Long in the works, self-driving boats may make a splash before autonomous cars

The Japan Times

BOSTON – Self-driving cars may not hit the road in earnest for many years -- but autonomous boats could be just around the pier. Spurred in part by the car industry's race to build driverless vehicles, marine innovators are building automated ferry boats for Amsterdam canals, cargo ships that can steer themselves through Norwegian fjords and remote-controlled ships to carry containers across the Atlantic and Pacific. The first such autonomous ships could be in operation within three years. One experimental workboat spent this summer dodging tall ships and tankers in Boston Harbor, outfitted with sensors and self-navigating software and emblazoned with the words "UNMANNED VESSEL" across its aluminum hull. "We're in full autonomy now," said Jeff Gawrys, a marine technician for Boston start-up Sea Machines Robotics, sitting at the helm as the boat floated through a harbor channel.


The next race for autonomous vehicles? Self-driving boats

#artificialintelligence

Self-driving cars may not hit the road in earnest for many years - but autonomous boats could be just around the pier. Spurred in part by the car industry's race to build driverless vehicles, marine innovators are building automated ferry boats for Amsterdam canals, cargo ships that can steer themselves through Norwegian fjords and remote-controlled ships to carry containers across the Atlantic and Pacific. The first such autonomous ships could be in operation within three years. One experimental workboat spent this summer dodging tall ships and tankers in Boston Harbor, outfitted with sensors and self-navigating software and emblazoned with the words "UNMANNED VESSEL" across its aluminum hull. "We're in full autonomy now," said Jeff Gawrys, a marine technician for Boston startup Sea Machines Robotics, sitting at the helm as the boat floated through a harbor channel.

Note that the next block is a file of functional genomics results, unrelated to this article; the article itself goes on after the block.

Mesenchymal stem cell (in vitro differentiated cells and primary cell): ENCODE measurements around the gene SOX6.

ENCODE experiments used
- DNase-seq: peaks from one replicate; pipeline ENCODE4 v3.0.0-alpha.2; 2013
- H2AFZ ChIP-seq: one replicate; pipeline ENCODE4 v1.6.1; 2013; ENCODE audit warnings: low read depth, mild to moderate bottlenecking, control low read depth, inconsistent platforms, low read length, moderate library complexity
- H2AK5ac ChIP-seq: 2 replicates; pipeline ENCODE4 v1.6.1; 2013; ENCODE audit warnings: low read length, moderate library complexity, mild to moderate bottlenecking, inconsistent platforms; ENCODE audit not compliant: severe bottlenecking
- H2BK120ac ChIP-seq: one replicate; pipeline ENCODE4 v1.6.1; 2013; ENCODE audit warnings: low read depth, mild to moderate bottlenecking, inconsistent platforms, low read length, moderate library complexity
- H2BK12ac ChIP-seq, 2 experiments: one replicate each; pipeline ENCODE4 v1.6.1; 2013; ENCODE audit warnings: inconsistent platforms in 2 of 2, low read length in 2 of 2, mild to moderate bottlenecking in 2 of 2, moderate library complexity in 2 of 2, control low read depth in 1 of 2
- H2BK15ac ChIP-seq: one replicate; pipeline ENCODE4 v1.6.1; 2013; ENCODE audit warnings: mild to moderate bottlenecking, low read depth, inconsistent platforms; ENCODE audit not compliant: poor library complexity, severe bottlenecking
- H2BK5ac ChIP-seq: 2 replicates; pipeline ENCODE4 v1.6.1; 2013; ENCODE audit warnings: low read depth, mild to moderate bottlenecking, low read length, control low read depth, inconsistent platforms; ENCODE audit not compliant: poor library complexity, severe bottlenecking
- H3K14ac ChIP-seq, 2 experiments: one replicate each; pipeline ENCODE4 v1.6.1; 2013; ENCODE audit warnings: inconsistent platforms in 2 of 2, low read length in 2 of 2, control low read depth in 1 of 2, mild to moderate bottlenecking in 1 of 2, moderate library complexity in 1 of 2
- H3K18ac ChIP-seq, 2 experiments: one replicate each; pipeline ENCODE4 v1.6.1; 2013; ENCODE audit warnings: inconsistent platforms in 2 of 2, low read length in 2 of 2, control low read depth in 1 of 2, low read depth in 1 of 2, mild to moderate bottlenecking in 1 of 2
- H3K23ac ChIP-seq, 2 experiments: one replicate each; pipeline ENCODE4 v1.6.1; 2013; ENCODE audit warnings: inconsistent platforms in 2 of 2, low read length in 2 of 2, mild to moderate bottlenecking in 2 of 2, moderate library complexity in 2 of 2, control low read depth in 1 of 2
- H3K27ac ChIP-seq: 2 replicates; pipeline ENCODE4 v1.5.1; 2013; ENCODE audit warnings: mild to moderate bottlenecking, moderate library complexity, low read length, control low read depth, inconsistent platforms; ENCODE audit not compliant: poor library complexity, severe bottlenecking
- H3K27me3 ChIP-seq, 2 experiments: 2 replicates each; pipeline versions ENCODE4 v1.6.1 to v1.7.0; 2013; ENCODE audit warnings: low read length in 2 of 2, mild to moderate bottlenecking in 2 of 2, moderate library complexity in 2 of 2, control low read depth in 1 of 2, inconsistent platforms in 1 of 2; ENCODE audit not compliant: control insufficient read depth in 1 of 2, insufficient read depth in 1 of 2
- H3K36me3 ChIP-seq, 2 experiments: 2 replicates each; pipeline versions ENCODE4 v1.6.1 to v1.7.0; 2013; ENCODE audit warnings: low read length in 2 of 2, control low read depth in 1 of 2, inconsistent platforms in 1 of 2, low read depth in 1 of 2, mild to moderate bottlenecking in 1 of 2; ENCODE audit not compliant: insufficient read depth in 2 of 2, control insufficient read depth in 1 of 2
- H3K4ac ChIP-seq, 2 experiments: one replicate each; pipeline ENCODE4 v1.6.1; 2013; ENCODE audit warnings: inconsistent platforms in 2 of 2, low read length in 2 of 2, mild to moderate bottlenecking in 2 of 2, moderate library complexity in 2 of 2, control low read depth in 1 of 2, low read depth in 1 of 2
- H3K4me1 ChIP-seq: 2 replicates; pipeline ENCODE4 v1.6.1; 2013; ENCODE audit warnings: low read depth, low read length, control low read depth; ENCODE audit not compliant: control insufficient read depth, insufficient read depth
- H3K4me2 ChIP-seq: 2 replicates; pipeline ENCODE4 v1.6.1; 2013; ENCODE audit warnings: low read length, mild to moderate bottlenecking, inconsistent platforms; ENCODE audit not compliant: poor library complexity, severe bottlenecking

Self-driving ships could be ready in three years

Los Angeles Times

Self-driving cars may not hit the road in earnest for many years -- but autonomous boats could be just around the pier. Spurred in part by the auto industry's race to build driverless vehicles, marine innovators are building automated ferry boats for Amsterdam canals, cargo ships that can steer themselves through Norwegian fjords and remote-controlled ships to carry containers across the Atlantic and Pacific. The first such autonomous ships could be in operation within three years. One experimental workboat spent this summer dodging tall ships and tankers in Boston Harbor, outfitted with sensors and self-navigating software and emblazoned with the words "unmanned vessel" across its aluminum hull. "We're in full autonomy now," said Jeff Gawrys, a marine technician for Boston startup Sea Machines Robotics, sitting at the helm as the boat floated through a harbor channel.


Flying cars? Uber, NASA see them in Los Angeles skies by 2020

USATODAY - Tech Top Stories

Uber is setting its sights on the skies with UberAir. Uber announced it will bring flying cars to Dallas and now Los Angeles by 2020. SAN FRANCISCO -- Uber has a host of issues to contend with, from remaking its corporate culture to battling unfriendly cities. But the ride-hailing company is nonetheless forging ahead with plans to make a Blade Runner vision of transportation -- self-flying cars-- a reality by 2020. Uber chief product officer Jeff Holden planned to announce at the Web Summit conference in Lisbon Wednesday that Los Angeles will join Dallas as the first two cities to host the company's proposed network of flying vehicles.


How the Darpa Grand Challenges Created the Self-Driving Car Industry

WIRED

They are, it seems safe to say, just about everywhere--roaming the streets of San Francisco, New York City, Phoenix, Boston, Singapore, Paris, London, Munich, and Beijing. And as Waymo (Google's self-driving car project) launches the world's first fleet of truly driverless cars in Arizona, nearly every automaker, all serious tech companies, and a flock of startups are rushing to colonize an industry that has the potential to save tens of thousands of lives--and generate trillions of dollars. What retains its shock value is how quickly we've gotten here. Ten years ago, there was no reason to think the idea of being whisked about town by a collection of zeroes and ones while you napped or texted or watched TV was anything but the province of science fiction. Namely, the folks watching a group of robots roam an abandoned Air Force base outside Los Angeles, moving through intersections, merging into traffic, finding their own parking spaces, and more.